- Monday, 13 August 2012 08:11
Article Read: 733
Queensland's attorney-general has once again shown he is a realist when it comes to Queensland law. Jarrod Bleijie announced at the weekend that he will support an appeal against a ruling that a motel discriminated against a sex worker by refusing her a room.
A judgement brought down by the Queensland Civil and Administration Tribunal last week could have considerable ramifications for the accommodation industry.
The tribunal ruled Evan and Joan Hartley, the owners of the Drovers Rest Motel in the mining town of Moranbah, contravened the Anti-Discrimination Act when they banned a sex worker from staying at their property.
The Gold Coast-based prostitute had used the motel 17 times in two years until the Hartleys found she was bringing clients to her room, resulting in the refusal to rent her a room. The prostitute lost an anti-discrimination case last year but appealed last month.
A hearing date is yet to be set to decide on compensation for the sex worker who is seeking $30,000 from the motel for lost earnings.
The ruling could have wide implications in Queensland where the mining boom is seeing a huge increase in the number of sex workers in regional towns.
Mr Bleijie also announced he would support an appeal against a separate Queensland Civil and Administrative Tribunal ruling that the government pay a victim of crime more than $20,000 to travel overseas for spiritual healing treatment.
Mr Bleijie said he wanted to overturn the two recent QCAT decisions. He said he had real concerns about the ruling that owners of the motel breached the Anti-Discrimination Act by denying the legal sex worker a room.
Mr Bleijie issued a statement that stressed, "The government stands on the side of business owners and supports their ability to make decisions about what does or does not occur on their premises. If a conflict exists between the Anti-Discrimination Act 1991 and the Liquor Act 1992, the government will change the laws to ensure this inconsistency is resolved.
"This will also give certainty to our business owners that they are in control of their establishments. In the interim, I have requested immediate advice from Crown Law about whether I can intervene in any appeal the motel owner may wish to make or appeal the decision directly."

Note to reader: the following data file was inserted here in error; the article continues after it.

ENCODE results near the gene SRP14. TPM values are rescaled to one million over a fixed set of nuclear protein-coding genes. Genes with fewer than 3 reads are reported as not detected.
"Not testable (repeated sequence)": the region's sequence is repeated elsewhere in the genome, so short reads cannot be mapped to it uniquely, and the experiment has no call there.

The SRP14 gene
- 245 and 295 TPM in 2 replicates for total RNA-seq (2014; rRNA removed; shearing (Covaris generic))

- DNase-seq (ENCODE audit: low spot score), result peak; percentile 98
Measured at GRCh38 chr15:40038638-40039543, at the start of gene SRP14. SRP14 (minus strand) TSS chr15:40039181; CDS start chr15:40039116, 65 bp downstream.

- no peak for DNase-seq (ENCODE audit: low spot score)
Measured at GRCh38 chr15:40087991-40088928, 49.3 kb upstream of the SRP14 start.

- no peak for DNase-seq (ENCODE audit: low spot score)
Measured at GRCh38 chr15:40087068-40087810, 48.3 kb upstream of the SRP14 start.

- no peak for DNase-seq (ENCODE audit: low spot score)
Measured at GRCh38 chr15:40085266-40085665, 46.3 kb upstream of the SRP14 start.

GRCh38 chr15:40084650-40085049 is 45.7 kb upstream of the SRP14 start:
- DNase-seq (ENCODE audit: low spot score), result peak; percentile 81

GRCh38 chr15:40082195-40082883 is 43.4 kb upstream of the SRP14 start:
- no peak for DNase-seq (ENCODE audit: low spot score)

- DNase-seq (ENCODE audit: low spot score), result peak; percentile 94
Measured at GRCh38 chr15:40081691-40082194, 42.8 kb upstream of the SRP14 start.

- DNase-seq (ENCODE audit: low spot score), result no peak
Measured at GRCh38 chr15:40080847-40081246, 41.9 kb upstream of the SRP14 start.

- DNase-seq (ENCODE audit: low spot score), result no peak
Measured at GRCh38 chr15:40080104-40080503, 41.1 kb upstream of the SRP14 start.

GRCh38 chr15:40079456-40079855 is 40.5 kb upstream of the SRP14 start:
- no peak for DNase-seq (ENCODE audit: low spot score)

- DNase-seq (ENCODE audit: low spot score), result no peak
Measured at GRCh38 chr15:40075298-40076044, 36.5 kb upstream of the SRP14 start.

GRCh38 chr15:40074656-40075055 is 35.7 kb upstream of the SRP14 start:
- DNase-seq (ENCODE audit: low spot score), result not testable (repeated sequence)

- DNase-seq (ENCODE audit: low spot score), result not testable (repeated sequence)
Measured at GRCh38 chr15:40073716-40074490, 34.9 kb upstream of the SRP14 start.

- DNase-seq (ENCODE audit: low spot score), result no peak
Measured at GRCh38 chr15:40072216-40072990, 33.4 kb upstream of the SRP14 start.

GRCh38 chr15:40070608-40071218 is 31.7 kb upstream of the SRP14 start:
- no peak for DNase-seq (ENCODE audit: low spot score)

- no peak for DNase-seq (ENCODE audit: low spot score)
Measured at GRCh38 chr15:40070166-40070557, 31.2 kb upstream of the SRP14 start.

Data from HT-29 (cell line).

Mr Bleijie said he not allow Queensland taxpayers to pay for a person to travel overseas to receive treatment for post-traumatic stress disorder.
"I understand the importance of Ms Schaefer's rehabilitation as a victim of crime; however, it is inconceivable to suggest treatment can't be found here in Queensland. QCAT ordered the government to pay Ms Schaefer $20,480 which included $4,000 for a 35-day treatment program and $16,480 for airfares," Mr Bleijie said in the statement.
He had decided to support the appeal already filed by Victims Assist Queensland.
The Accommodation Association of Australia has welcomed Mr Bleijie's intervention. "The accommodation industry welcomes the announcement from the Queensland government that it is supportive of the ability of business owners to make decisions about what does or does not occur on their premises following the anti-discrimination judgment relating to a sex worker staying in a motel which has been handed down by QCAT.
"Operators of accommodation businesses can feel much more certain about their rights as a direct result of this announcement, which includes a pledge by the Government to explore legislative change and/or an appeal of this decision. It is further confirmation that premier Campbell Newman and his government have a strong interest in tourism and that they are keen to ensure that the Queensland tourism experience is enriched by staying in accommodation establishments across the state.
"It remains the industry's position that the decision about who is able to stay in tourism accommodation businesses in Australia should lie with the owner, operator, licensee or manager of the business."